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Exploration Wednesday – Odd Couples, Easter Island & More!

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"Nature: Animal Odd Couples" 

Can a dog and a cheetah really be friends? How did the “giants” of Easter Island come to their final resting place? And when your dog looks guilty, does he really feel that way? An all-new AETN Exploration Wednesday searches for answers to these burning questions and more, starting Nov. 7 at 7 p.m.

First up on “Nature” at 7 p.m., “Animal Odd Couples” explores how animals bond with other species. Infant animals that face certain death without nurturing develop strong and unusual relationships with their respective saviors. A tiger cub with no mother in sight, is bottle fed by a chip. A giant tortoise snuggles a baby hippo. And an abandoned meerkat pup is brought up by a clever crow. Are these aberrations of nature or instincts gone awry? “Nature” explores whether this type of bonding  only forms when animals are removed from their natural environments or whether they’re evidence of a broad array of emotions among animals. “Animal Odd Couples” looks at the remarkable relationships firsthand and, through caregivers, biologists and animal behaviorists, investigates what they suggest about the nature of animal emotions.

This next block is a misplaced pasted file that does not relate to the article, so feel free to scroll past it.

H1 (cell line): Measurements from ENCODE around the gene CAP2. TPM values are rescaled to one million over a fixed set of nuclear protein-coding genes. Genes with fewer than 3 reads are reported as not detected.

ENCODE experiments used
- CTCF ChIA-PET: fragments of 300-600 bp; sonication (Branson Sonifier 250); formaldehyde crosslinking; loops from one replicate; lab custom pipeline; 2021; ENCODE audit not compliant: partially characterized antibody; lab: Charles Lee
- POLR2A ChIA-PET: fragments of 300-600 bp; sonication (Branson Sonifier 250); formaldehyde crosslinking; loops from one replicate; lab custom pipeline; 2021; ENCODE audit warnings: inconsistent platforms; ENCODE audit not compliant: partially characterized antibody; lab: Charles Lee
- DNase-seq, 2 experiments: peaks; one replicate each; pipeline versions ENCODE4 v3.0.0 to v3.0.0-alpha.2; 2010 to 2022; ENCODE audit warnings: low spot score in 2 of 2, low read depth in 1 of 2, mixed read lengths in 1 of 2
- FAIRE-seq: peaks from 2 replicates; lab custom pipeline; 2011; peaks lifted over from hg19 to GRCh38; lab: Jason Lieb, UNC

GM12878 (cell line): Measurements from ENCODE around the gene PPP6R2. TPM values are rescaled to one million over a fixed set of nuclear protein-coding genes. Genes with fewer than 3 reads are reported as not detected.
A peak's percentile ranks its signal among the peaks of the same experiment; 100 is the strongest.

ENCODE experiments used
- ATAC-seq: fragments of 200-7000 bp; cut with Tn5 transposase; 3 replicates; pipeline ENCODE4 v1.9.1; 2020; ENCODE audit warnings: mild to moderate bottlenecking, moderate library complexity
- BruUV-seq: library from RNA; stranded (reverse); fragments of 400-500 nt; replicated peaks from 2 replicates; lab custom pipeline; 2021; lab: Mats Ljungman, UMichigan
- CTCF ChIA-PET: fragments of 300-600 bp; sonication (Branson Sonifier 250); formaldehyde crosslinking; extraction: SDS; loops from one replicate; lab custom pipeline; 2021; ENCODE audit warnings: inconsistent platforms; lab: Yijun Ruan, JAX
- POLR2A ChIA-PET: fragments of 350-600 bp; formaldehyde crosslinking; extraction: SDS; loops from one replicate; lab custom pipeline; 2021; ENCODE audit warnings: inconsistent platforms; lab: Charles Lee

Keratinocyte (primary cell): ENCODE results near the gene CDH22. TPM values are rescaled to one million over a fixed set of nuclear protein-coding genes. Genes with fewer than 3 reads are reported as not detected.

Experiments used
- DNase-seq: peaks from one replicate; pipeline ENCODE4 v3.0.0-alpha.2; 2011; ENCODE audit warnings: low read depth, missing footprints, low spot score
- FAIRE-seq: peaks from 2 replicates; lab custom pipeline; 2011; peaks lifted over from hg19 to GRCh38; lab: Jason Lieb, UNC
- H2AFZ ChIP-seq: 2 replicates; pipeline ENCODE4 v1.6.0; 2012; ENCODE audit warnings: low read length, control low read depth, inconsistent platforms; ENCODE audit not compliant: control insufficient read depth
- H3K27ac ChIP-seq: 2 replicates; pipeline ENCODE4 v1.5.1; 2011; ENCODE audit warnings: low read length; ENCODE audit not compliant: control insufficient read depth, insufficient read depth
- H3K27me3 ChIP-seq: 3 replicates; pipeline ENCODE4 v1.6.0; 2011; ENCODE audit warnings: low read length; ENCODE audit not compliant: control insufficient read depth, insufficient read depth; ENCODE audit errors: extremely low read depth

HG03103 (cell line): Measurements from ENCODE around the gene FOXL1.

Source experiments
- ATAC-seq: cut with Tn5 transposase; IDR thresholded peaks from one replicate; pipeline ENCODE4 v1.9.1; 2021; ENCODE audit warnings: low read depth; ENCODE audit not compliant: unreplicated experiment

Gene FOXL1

Then, explore how a remote, bleak speck of rock in the middle of the Pacific has mystified the world ever since the first Europeans arrived in 1722. At 8 p.m., “NOVA: The Mystery of Easter Island,” searches for the answers to dozens of enigmas. How and why did the ancient islanders build and move nearly 900 giant statues that weigh up to 86 tons? How did they transform a presumed paradies into a treeless wasteland, bringing ruin to the island and themselves? “NOVA” explores recent controversioal claims that challenge decades of previous thinking about the islanders, who have been accused of everything from ecocide to cannibalism. With the help pof an accurate, 15-ton replica statue, the team sets out to test high-risk and seemingly unlikely theories.

Finally, at 9 p.m., get the answers you’ve always wanted about what animals are thinking. David Pogue and the team at "NOVA scienceNOW" investigates how animals see the world and us. Pogue meets – and competes – with a menagerie of clever critters that challenge preconceived notions about what makes “us” different from “them” to expand our understandings of how animals really think.